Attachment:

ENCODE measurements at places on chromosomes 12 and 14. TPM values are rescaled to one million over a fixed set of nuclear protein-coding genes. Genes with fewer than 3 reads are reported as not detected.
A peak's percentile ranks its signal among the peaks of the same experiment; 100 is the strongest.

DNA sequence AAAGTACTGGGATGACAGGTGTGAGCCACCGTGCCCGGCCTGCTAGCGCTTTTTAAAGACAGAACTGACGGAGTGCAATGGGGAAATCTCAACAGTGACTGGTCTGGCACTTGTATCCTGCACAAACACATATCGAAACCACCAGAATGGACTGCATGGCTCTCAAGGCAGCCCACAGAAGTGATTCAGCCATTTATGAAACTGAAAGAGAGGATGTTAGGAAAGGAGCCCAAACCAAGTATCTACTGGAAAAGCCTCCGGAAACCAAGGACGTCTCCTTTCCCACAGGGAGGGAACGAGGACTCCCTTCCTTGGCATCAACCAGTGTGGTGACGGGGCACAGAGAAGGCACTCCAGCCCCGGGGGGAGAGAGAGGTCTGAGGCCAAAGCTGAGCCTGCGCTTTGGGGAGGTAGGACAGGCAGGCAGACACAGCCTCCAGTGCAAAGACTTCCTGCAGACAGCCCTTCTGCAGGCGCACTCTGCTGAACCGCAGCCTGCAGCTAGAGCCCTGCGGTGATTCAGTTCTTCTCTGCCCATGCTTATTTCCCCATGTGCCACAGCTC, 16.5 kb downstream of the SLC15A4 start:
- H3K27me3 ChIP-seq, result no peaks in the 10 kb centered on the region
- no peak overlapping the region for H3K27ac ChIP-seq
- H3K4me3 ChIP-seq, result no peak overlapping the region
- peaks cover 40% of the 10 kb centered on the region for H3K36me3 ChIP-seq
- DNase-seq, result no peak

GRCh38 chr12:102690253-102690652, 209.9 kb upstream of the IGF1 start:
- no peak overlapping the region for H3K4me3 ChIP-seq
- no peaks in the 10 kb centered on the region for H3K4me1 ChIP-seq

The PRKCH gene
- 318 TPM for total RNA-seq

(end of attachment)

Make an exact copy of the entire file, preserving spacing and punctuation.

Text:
ENCODE measurements at places on chromosomes 12 and 14. TPM values are rescaled to one million over a fixed set of nuclear protein-coding genes. Genes with fewer than 3 reads are reported as not detected.
A peak's percentile ranks its signal among the peaks of the same experiment; 100 is the strongest.

DNA sequence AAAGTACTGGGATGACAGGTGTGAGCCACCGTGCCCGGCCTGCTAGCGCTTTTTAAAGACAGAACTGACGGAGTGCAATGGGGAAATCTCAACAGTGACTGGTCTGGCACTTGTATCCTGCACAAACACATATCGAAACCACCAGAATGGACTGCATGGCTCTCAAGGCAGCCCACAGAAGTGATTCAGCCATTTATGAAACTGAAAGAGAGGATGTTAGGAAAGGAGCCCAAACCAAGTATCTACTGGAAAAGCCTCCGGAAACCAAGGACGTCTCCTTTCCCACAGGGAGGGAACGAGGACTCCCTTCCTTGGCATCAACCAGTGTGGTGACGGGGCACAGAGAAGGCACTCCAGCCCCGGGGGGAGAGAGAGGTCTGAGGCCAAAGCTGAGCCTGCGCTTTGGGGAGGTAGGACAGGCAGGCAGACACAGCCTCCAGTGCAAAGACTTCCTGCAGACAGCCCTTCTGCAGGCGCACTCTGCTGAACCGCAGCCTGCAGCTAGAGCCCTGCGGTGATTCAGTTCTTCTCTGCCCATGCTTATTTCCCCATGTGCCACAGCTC, 16.5 kb downstream of the SLC15A4 start:
- H3K27me3 ChIP-seq, result no peaks in the 10 kb centered on the region
- no peak overlapping the region for H3K27ac ChIP-seq
- H3K4me3 ChIP-seq, result no peak overlapping the region
- peaks cover 40% of the 10 kb centered on the region for H3K36me3 ChIP-seq
- DNase-seq, result no peak

GRCh38 chr12:102690253-102690652, 209.9 kb upstream of the IGF1 start:
- no peak overlapping the region for H3K4me3 ChIP-seq
- no peaks in the 10 kb centered on the region for H3K4me1 ChIP-seq

The PRKCH gene
- 318 TPM for total RNA-seq